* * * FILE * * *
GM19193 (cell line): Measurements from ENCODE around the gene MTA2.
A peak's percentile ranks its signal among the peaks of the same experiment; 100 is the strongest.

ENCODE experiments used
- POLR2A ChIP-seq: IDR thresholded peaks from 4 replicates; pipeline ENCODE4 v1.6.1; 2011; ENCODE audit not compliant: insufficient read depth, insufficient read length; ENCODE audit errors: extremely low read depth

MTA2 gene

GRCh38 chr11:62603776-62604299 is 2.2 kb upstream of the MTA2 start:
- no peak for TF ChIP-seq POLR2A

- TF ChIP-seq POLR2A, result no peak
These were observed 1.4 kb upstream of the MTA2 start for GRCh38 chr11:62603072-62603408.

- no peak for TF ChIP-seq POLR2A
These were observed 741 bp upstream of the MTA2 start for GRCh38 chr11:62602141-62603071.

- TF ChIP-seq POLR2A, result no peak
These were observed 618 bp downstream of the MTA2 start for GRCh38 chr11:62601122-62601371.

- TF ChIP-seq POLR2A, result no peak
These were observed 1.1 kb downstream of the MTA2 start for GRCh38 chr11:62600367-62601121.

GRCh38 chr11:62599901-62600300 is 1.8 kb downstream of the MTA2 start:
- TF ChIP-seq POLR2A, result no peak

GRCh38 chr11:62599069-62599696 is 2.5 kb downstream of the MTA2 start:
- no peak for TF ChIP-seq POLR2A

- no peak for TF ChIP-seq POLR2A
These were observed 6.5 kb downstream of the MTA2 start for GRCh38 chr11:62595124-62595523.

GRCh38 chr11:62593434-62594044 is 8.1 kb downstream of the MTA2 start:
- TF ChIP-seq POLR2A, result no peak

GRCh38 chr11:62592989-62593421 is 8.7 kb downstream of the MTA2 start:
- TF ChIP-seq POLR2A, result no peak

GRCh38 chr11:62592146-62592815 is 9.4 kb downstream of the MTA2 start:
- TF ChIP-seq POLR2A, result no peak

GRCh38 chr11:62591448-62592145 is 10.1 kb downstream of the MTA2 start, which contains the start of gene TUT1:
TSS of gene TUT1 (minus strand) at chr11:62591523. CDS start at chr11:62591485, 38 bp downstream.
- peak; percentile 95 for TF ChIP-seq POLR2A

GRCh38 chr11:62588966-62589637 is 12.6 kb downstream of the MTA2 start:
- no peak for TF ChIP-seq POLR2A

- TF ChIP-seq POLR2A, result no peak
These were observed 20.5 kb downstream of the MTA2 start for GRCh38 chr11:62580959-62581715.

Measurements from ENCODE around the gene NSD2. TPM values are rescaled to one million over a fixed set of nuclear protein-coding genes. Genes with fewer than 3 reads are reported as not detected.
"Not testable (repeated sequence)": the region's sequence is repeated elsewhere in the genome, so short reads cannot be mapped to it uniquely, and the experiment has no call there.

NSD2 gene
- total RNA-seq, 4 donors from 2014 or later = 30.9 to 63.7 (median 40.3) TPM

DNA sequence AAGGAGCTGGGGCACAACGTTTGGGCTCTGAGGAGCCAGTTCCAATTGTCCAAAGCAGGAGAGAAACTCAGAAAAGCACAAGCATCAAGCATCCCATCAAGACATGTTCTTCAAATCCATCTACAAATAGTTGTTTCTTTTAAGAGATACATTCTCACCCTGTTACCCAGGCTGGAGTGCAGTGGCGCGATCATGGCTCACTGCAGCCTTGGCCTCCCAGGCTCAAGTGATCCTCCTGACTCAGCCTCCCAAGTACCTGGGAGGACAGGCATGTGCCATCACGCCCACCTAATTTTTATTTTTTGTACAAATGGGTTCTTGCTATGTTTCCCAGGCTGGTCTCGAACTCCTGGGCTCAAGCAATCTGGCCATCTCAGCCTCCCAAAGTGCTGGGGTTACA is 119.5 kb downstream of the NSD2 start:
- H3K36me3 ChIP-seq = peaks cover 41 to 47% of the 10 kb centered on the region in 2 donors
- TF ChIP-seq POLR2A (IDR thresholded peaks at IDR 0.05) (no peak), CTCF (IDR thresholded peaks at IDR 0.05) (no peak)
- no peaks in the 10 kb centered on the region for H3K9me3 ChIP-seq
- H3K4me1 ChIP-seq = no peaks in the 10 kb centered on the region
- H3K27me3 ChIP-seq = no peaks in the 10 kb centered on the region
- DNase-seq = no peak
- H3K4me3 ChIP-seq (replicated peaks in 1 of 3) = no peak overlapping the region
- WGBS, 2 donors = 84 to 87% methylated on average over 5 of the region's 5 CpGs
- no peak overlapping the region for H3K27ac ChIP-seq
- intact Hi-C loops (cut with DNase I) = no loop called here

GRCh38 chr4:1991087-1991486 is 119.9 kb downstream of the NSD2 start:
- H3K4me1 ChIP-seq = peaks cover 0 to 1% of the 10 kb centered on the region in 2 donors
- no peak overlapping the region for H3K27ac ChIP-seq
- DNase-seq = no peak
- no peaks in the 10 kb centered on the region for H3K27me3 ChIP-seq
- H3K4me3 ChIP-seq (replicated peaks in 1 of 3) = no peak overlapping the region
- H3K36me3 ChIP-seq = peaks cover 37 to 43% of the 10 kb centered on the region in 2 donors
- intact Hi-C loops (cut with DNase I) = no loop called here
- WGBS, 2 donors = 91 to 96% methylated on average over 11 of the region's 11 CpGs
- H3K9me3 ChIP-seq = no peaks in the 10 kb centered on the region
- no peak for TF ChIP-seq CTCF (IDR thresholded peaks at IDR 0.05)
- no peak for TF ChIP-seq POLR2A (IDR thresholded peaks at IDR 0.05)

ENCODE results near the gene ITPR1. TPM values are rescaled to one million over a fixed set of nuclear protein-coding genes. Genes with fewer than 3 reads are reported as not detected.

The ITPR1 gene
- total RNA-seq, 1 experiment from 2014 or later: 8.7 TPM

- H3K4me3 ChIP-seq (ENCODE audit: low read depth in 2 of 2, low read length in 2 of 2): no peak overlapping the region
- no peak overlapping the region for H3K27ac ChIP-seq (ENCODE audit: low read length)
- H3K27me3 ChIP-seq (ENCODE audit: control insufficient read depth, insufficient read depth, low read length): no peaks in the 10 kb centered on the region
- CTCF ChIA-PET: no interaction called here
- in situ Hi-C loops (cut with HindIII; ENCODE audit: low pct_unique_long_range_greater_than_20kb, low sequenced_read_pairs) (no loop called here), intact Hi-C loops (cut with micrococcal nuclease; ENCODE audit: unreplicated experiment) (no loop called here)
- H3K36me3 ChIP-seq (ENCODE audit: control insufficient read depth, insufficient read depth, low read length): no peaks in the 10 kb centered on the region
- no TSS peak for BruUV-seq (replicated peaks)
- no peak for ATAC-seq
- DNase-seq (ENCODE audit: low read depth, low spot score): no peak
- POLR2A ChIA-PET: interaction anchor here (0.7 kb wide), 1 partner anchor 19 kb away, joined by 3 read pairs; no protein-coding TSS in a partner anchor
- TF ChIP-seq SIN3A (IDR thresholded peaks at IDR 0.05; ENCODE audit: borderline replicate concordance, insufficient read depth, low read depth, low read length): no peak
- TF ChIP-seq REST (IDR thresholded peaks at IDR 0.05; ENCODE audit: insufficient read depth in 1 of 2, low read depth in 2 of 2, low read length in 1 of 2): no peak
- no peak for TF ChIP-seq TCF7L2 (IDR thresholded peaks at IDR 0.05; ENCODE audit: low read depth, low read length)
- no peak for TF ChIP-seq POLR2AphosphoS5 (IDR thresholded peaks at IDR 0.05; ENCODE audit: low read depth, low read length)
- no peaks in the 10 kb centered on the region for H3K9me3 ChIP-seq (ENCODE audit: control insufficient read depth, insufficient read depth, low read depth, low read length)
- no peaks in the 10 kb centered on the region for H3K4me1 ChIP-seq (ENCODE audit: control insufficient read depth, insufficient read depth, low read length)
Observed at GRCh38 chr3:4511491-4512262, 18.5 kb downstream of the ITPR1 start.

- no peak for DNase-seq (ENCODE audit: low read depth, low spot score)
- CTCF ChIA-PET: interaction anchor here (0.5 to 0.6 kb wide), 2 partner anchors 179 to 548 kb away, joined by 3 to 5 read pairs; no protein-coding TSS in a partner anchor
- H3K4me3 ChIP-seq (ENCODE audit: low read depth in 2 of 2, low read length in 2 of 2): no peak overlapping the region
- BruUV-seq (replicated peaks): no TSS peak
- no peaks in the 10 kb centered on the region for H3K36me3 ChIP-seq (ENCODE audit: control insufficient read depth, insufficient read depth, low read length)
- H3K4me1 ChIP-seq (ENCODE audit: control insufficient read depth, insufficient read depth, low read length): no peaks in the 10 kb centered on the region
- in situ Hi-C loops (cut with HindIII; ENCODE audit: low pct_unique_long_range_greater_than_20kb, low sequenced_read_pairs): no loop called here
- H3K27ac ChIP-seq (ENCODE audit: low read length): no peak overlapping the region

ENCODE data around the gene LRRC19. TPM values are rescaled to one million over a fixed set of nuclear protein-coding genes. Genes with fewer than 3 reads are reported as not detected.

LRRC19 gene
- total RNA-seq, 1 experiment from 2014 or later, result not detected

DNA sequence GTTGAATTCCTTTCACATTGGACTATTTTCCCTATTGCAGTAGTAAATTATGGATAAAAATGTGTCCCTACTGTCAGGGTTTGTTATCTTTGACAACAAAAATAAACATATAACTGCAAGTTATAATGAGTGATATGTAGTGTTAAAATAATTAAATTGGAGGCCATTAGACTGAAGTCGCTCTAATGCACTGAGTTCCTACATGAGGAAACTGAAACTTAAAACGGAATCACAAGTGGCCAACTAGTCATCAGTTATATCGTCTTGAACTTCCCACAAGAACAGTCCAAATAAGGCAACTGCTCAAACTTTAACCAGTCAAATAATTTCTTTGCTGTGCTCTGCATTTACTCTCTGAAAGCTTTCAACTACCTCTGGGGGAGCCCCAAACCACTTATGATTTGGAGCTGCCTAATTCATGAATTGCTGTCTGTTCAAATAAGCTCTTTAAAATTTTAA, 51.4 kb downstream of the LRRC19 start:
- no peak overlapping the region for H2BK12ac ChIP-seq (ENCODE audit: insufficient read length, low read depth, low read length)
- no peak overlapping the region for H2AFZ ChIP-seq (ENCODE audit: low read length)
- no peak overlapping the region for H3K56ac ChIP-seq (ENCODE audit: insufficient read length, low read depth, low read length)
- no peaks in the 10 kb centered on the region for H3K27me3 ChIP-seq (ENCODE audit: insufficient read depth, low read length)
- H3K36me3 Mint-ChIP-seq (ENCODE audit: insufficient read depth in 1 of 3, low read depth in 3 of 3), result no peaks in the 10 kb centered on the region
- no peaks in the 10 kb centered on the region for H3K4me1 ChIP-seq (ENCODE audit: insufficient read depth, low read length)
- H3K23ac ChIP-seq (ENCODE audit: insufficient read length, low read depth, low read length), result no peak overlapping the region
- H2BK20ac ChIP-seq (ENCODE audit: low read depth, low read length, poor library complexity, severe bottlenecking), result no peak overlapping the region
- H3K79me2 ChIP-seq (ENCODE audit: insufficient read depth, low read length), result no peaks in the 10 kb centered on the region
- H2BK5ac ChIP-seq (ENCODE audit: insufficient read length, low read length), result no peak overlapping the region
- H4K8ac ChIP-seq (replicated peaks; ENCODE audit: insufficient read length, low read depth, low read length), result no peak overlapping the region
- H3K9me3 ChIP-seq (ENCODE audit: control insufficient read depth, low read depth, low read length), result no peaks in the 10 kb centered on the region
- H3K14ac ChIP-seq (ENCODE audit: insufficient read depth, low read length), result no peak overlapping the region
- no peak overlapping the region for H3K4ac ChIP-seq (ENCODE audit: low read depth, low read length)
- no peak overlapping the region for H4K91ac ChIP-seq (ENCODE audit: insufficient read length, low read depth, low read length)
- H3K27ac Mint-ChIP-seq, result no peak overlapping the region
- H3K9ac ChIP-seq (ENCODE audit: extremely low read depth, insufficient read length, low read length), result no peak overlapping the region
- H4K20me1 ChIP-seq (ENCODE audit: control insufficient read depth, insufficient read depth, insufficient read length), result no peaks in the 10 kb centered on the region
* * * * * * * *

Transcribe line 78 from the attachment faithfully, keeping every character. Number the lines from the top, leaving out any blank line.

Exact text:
- no peak for TF ChIP-seq POLR2AphosphoS5 (IDR thresholded peaks at IDR 0.05; ENCODE audit: low read depth, low read length)